Is expat private healthcare insurance worth the money

Is expat private healthcare insurance worth the money

Is expat private healthcare insurance worth the money

Expats intending to take out private healthcare insurance should realise ‘one size fits all’ insurances aren’t necessarily the best.

Signing on for private healthcare insurance is a tricky decision which shouldn’t be taken until you’ve carefully researched public healthcare provisions in your chosen expat destination. Some countries provide full or partial public healthcare coverage for expats, but it’s still advisable to research as regards standards, use of the English language and waiting times for urgent appointments. Even if you do decide on private insurance, you should remember that private hospitals in the majority of overseas locations are commercial enterprises aiming to make money.

If you’ve determined your right to a level of public healthcare in your new country, checking standards is even more important as you might need supplementary private insurance in order to ensure the best treatment, especially if you’re hospitalised as a result of a serious accident. Basically, if you decide to go for a private healthcare policy, it should be carefully tailored not only to your healthcare needs but also to your location and could even be used simply as an add-on to local public healthcare services.

Most private healthcare applications give a choice of cover linked to various procedures from diagnostics to operations, aftercare, medication needs and suchlike, with dental care almost always an optional extra. One extra which is destination-linked is that of repatriation, an important point if you’re living or working in a region with less-developed healthcare offerings at both the public and private levels. Conversely, if you’re in, say, Singapore, Hong Kong or the USA, services are excellent but prices are very expensive, suggesting a high level of reimbursement limits.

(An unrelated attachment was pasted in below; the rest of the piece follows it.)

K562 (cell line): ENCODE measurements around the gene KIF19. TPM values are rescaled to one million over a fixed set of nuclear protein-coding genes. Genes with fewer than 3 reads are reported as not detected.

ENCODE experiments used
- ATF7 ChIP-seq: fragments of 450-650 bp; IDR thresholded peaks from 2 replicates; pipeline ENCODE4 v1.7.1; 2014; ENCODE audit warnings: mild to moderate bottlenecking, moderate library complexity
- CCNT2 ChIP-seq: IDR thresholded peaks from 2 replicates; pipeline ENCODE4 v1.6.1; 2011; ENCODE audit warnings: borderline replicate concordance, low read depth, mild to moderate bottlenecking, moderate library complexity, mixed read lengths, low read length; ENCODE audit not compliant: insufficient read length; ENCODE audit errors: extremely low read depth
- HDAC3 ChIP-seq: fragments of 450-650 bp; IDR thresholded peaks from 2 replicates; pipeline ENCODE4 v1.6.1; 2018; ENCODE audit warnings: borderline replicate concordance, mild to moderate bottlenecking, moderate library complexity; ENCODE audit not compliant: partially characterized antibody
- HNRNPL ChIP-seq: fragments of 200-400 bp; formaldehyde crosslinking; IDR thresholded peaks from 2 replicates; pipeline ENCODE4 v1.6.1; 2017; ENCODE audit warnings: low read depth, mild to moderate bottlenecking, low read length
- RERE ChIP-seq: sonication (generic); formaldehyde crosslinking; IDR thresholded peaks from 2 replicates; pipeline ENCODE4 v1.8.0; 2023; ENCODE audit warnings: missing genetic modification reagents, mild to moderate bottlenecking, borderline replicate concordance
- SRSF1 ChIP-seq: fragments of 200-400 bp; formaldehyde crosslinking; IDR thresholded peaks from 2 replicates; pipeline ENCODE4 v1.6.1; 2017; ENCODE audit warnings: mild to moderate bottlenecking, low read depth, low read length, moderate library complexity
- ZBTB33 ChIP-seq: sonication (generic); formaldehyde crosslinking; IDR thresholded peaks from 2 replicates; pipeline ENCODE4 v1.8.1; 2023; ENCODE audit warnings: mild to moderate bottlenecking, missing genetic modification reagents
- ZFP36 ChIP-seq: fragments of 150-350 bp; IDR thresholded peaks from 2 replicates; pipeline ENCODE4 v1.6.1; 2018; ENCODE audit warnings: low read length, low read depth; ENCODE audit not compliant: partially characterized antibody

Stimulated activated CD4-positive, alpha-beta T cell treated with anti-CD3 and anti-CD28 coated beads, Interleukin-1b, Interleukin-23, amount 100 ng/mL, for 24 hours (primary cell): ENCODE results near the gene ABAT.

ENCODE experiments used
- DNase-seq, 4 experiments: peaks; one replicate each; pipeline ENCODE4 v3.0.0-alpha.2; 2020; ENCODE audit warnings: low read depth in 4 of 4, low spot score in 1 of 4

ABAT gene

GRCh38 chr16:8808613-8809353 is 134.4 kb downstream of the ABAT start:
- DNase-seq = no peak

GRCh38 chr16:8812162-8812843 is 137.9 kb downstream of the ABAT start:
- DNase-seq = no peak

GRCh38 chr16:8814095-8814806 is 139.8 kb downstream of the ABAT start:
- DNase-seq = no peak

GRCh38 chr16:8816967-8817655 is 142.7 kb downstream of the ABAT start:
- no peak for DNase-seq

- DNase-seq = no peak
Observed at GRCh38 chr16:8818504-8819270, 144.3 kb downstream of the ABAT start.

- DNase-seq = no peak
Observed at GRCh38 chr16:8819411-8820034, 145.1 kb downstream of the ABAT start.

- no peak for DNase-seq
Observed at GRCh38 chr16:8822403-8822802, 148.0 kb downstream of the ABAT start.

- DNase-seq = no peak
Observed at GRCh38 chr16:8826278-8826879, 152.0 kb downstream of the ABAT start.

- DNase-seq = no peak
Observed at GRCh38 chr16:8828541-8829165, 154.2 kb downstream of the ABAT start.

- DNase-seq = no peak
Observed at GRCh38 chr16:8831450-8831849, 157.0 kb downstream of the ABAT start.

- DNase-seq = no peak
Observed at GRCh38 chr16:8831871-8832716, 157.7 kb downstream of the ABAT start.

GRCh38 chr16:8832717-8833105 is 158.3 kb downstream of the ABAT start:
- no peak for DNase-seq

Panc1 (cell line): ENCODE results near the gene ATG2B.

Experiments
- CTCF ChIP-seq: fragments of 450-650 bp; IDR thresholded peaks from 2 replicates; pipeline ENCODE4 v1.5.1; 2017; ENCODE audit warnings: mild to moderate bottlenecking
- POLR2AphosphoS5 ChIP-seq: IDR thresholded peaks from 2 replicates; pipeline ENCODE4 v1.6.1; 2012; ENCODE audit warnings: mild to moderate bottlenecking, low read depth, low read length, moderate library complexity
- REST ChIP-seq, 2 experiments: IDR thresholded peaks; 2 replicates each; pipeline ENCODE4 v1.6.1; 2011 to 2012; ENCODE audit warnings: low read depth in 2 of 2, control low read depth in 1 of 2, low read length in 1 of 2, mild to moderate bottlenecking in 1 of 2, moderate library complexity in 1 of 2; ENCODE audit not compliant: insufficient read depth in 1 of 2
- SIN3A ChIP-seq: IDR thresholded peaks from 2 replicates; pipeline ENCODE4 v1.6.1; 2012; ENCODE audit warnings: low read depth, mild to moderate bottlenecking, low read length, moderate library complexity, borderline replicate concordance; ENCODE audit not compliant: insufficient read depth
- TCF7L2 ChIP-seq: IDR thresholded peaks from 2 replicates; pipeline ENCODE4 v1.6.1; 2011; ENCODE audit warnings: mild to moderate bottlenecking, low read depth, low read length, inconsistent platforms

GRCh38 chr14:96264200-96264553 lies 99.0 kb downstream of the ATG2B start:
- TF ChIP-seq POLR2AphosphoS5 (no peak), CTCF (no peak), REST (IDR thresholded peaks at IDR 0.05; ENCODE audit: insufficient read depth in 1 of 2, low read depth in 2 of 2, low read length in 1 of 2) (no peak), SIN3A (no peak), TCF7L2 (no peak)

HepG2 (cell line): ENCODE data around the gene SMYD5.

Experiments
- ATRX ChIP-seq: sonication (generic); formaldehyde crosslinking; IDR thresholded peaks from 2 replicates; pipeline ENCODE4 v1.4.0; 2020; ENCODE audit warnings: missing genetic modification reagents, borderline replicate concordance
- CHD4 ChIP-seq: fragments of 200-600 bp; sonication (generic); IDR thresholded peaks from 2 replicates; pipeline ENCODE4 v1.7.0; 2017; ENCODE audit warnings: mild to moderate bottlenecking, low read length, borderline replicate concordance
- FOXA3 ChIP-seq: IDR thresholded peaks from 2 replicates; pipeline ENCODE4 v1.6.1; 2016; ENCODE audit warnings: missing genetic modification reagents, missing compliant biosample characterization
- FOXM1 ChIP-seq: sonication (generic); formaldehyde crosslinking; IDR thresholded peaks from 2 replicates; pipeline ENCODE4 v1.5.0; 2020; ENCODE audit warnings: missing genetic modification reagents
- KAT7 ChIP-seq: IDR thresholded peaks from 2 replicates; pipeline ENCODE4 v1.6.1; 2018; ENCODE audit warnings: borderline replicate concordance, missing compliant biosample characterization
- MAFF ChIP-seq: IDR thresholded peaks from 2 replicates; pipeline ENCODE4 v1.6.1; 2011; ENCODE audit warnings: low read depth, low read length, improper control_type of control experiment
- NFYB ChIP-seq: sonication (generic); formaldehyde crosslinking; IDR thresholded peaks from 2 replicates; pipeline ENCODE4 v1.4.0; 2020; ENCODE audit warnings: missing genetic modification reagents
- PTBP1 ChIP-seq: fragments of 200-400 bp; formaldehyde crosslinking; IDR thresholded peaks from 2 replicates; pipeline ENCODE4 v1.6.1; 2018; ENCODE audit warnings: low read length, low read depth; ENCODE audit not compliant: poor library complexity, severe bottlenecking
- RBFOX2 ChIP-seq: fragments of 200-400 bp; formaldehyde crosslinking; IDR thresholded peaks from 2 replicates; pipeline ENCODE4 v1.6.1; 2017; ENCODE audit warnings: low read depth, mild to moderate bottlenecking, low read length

Across Southeast Asia including Thailand, private hospital chains and dental practices are upping their prices to take advantage of medical tourism, with many expats now finding their insurance is unlikely to cover them in the case of emergencies. Another problem is that even those with private health policies are being forced to pay hefty deposits before any treatment is given, as private hospitals aren’t prepared to wait for payment whilst patients’ private healthcare insurance kicks in. Checking insurers’ time delays between claim and payment is the sensible idea if you’re heading east!

Obviously, the majority of expats looking to take on private healthcare insurance are taking price into consideration, with co-payment an option as are deductibles. Careful reading of the contract will reveal whether these options apply to all medical treatment or just hospitalisation. Annual payments also save money, as does deleting provisions which don’t meet your needs.

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